Automated Homes / Datafied Famlies

On an average family day data is everywhere.  Shopping lists, utility bills, artificial intelligence devices, doctor appointments, school communications, and entertainment devices process large amounts of personalised and contextualised forms of data. As the family day unfolds, hundreds of invisible digital traces are collected. When I talk to parents I usually ask them two questions. First I ask them to imagine an average Saturday or Sunday and to walk me through their ‘digital routines’. What role do digital technologies play in their family daily routine? How often do they check their phones?  How long can they go without checking their phone or the internet? Then I ask to describe the data that they produce through these digital practices. What online services they use most? Have they got artificial intelligence systems in place in the home or smart technologies? What type of data do they think companies are able to collect from their digital practices and interactions? These questions are leading to the following research findings:

Automated Homes and Artificial Intelligence – When we think about family life today it is hard not to think about the way in which the home is being transformed by everyday digital technologies. From smart meters and baby/nanny cams to phone apps and online utility bills the ‘home’ is constantly connected. When talking to parents at present, a picture emerges which reveals the fact that they perceive this technological transformation almost as ‘inevitable’ as something they don’t have much control of. At the moment the research in the U.S. and the U.K. is revealing that there is a great discrepancy in the ‘speed’ of change as well as the way in which AI and automated systems are being understood by different families. On the one hand, some families were enthusiastic and talked about the efficiency of home automation and the inclusion of AI intelligence. Recently, for instance, I set down to interview a mother from Los Angeles who was enthusiastic about her AmazonEcho and described how her 4-year-old son perceived Alexa as a person. He was of course conscious that Alexa was not a human, yet he interacted with her as if she was a member of the family by asking educational questions or making fun of her, and she was becoming part of the family. On the other hand many parents were concerned about how ‘intrusive’ these technologies are and how much personal data they need. An example is the one of the ‘smart meters’ in the UK, where different parents highlighted the fact that their benefits did not seem to be outweighing the collection of data.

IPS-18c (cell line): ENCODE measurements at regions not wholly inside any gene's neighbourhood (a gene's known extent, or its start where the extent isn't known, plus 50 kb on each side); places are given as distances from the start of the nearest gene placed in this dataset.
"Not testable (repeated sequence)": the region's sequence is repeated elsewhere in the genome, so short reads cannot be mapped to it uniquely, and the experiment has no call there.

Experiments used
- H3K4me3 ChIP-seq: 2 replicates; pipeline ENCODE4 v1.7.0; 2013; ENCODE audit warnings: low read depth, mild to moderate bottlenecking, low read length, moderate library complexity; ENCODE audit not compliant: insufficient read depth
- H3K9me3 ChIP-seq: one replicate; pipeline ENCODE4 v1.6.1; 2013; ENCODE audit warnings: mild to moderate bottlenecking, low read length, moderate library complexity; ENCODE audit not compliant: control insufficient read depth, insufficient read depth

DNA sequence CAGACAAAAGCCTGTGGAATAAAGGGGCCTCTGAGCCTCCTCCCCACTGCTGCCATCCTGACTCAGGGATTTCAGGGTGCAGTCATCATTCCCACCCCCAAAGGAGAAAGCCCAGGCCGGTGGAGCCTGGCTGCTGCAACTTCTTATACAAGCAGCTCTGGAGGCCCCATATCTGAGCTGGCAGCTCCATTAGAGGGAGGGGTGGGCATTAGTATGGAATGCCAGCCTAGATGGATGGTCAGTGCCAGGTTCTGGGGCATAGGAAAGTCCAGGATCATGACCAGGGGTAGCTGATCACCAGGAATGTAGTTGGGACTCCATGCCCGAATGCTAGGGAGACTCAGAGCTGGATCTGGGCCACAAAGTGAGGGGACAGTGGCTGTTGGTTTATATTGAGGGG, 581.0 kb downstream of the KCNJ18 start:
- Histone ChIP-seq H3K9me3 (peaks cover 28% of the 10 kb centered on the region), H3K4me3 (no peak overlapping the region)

Digital Routines and Digital Traces – As I ask families to explore their digital routines I also ask them to imagine the digital traces that they leave behind. One interesting aspect of the interviews is the realisation that whilst families seem to be very aware of some of their digital traces (especially social media posts, online shopping, online banking, apps and especially locative media) they tend to ‘forget’ other digital traces that define their everyday routines such the digitization of utility bills and payments, health information (especially in the U.S.), school grades, or the data collected through smart technologies and AI Technologies. Once we map the relationship between their digital routines and their data flows we explore the way in which they relate to issues such as ‘digital surveillance’ and ‘privacy’.

Digital Routines and Techno-dependency – When I ask families to think about their digital routines, a complex scenario emerges where parents point out how dependent they are on digital technologies. From the moment in which they wake up to the moment they go to bed, families are constantly connected. Of course each family’s digital routine varies enormously. Yet so far the interviews revealed that at present families are negotiating with the problem of ‘constant connection’. Some parents discussed how they ‘struggle to resist’, how they are trying to force themselves not to be ‘constantly connected’ and to carve out time from being on their phones by reclaiming ‘the time to play’, ‘family time’ etc. Other parents told me about the tensions that emerge within the family, not only because the children tend often to prefer ‘screen time’ over other activities, but also the tensions that emerge between couples as they perceive the other to be ‘always on his/her phone’ and sharing too much data. Most of the parents I interviewed so far seemed to agree that it is hard to find a balance, and worry about how ‘techno-dependency’ (a word that emerged a lot during interviews) is shaping their family relations. One father for instance mentioned that during a Saturday – whilst enjoying his free time with his family – he constantly feels the urge to look at his phone, and he added “What I look for? I don’t know. I just check it”, whilst another mother told me that the morning of the interview she was having breakfast with her children and suddenly found herself flicking through Facebook, but she couldn’t tell how and why she made the choice to go on Facebook.